Le Tastevin Wine Club - Notes on Cheeses – April 26, 2017
Tonight's cheese and baguettes are from Whole Foods. In the past, Comté and Morbier have been offered and warmly welcomed at our Burgundy red tastings. Comté has been offered plenty of times, so I decided for something else, which led me to look for Morbier, last offered at the April 17, 2013 tasting. Unfortunately, true Morbier isn’t available in the US due to FDA restrictions on supposed “safe” levels of E. coli. So, alternatives are in order: one English, another from the south of France. My philosophy tonight is that these cheese flavors should echo – not mirror – the lighter body, higher acidity characteristic of many of the best Burgundy wines of tonight’s tasting.
Gabietou (Herve Mons) is the nearest I could get to Abbaye de Belloc, which is a mixed cow/sheep semi-firm cheese. Our cheese tonight hails from the Pyrenees Mountains from the south of France, and is made from 2/3 cow’s and 1/3 sheep’s milk. Both species frolic and graze on wild grasses and flowers of higher elevations of mountain slopes, and the collected milk is aged for only 4 months in France. It is then imported into the USA, where it is aged on wooden planks in a climate-controlled environment under supervision of the Herve Mons team. There is a wonderful sweetness and texture to this cheese, with flavors of earth, caramel and hazelnut that melt on the tongue.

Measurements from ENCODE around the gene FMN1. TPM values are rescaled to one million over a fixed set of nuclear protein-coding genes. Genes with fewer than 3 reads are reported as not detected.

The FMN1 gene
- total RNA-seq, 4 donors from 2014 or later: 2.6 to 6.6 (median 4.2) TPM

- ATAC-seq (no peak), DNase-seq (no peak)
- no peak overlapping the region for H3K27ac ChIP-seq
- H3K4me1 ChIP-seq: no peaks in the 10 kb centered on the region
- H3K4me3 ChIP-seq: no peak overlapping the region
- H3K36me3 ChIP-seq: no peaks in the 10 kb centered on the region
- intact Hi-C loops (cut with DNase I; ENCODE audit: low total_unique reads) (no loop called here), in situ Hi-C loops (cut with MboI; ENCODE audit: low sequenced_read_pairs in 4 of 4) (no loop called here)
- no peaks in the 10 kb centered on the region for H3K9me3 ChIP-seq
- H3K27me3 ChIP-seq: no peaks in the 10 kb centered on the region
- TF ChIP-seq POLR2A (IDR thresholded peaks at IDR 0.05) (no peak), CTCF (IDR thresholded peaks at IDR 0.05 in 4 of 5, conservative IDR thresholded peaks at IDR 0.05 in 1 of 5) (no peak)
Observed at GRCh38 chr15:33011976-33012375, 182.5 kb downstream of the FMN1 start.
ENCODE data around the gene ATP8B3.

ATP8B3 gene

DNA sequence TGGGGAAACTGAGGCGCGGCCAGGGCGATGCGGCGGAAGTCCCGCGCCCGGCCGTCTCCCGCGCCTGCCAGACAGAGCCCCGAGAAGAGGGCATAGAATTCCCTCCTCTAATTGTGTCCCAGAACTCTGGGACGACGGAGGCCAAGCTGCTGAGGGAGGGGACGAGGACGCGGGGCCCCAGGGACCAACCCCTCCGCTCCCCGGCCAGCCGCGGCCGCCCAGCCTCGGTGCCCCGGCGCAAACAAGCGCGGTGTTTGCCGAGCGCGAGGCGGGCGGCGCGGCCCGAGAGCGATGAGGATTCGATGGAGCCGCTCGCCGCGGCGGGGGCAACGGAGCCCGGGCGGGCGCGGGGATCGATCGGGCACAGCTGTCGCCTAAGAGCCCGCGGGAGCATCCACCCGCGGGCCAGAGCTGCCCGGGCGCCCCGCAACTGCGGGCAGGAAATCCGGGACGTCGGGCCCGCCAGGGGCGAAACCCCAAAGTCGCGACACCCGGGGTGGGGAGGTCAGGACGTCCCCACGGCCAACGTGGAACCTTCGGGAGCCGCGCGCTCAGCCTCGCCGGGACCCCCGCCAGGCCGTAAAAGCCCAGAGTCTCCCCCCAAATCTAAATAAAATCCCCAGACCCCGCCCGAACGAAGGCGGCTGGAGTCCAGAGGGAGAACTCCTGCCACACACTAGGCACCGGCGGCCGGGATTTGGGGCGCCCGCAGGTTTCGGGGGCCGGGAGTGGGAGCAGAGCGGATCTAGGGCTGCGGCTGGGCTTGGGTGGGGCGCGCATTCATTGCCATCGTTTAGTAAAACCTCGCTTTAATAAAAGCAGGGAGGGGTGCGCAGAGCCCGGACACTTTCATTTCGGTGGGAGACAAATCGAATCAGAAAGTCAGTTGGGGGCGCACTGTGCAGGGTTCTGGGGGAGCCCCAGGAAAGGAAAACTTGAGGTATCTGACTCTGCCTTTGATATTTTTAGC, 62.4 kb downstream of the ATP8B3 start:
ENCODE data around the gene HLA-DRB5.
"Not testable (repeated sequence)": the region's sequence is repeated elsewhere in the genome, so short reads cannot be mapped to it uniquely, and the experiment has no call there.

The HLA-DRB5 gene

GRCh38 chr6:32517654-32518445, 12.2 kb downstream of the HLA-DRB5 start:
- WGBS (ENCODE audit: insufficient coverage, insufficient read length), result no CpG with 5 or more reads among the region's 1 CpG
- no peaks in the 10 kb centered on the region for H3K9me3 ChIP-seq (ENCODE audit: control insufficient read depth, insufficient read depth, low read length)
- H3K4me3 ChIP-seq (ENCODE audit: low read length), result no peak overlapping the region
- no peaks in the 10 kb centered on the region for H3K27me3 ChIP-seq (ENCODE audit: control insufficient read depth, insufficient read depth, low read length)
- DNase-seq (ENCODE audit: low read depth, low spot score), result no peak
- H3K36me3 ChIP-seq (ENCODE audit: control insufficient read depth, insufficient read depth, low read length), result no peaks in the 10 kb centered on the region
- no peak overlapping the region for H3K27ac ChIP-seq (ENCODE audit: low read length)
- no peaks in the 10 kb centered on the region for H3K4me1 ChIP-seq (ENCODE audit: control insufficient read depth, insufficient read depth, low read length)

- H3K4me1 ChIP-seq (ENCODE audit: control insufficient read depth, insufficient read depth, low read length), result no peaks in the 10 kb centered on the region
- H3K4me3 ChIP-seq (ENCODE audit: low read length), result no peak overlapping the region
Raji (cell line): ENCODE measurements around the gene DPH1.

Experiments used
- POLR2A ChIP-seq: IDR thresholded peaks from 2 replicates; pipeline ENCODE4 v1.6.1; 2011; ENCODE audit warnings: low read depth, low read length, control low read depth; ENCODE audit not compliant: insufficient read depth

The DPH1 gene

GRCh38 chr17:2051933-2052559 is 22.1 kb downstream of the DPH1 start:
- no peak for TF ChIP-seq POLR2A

Ford Farm’s “Seaside” (Ashley Chase Estate) English cheddar is a pasteurized cow’s milk. This is probably identical to their renowned “Coastal Cheddar” cheese, first introduced in 2000, that they make for Whole Foods. This is a medium-aged (15 months) cheese from the Dorset Region of southern England (East of Exeter, West of Southampton). This is a hand-made traditional farmhouse cheddar that combines the creamy sharpness of some of our favorite cheddars with the crumble and tang of a Pamigiano. The flavor is somewhere in between, the cheese has a soft, crunchy texture due to the aging process that favors the formation of small pockets of calcium lactate and sodium crystals. This is a sharp, crystalline cheese that’s a nice textural counterpoint to the other cheese. It may be a stretch for tonight’s Pinot Noir, but I thought, if sliced thinly, the flavors will not be too intense like other aged cheddars we’ve sampled, and will complement our wines.
Page last updated: September 8, 2017 (EB)